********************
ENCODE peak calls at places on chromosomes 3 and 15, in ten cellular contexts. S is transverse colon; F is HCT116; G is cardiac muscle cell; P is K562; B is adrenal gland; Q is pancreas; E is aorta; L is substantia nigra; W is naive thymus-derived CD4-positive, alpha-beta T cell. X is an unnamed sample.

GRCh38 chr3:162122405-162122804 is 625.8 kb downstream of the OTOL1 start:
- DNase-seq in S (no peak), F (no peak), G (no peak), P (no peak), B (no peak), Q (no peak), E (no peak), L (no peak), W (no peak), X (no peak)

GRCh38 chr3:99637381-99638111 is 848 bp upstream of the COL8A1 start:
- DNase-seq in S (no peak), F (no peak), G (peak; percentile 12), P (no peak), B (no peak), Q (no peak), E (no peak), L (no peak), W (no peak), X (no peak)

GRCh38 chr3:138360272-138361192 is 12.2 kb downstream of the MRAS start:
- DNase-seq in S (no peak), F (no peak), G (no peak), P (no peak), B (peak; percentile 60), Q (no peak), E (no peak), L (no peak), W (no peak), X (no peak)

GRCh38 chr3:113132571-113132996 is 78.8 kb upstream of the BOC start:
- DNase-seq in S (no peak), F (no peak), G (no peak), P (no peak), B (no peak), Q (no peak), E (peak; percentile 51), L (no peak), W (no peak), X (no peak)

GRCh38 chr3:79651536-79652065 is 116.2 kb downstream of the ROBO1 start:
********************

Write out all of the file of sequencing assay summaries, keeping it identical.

ENCODE peak calls at places on chromosomes 3 and 15, in ten cellular contexts. S is transverse colon; F is HCT116; G is cardiac muscle cell; P is K562; B is adrenal gland; Q is pancreas; E is aorta; L is substantia nigra; W is naive thymus-derived CD4-positive, alpha-beta T cell. X is an unnamed sample.

GRCh38 chr3:162122405-162122804 is 625.8 kb downstream of the OTOL1 start:
- DNase-seq in S (no peak), F (no peak), G (no peak), P (no peak), B (no peak), Q (no peak), E (no peak), L (no peak), W (no peak), X (no peak)

GRCh38 chr3:99637381-99638111 is 848 bp upstream of the COL8A1 start:
- DNase-seq in S (no peak), F (no peak), G (peak; percentile 12), P (no peak), B (no peak), Q (no peak), E (no peak), L (no peak), W (no peak), X (no peak)

GRCh38 chr3:138360272-138361192 is 12.2 kb downstream of the MRAS start:
- DNase-seq in S (no peak), F (no peak), G (no peak), P (no peak), B (peak; percentile 60), Q (no peak), E (no peak), L (no peak), W (no peak), X (no peak)

GRCh38 chr3:113132571-113132996 is 78.8 kb upstream of the BOC start:
- DNase-seq in S (no peak), F (no peak), G (no peak), P (no peak), B (no peak), Q (no peak), E (peak; percentile 51), L (no peak), W (no peak), X (no peak)

GRCh38 chr3:79651536-79652065 is 116.2 kb downstream of the ROBO1 start: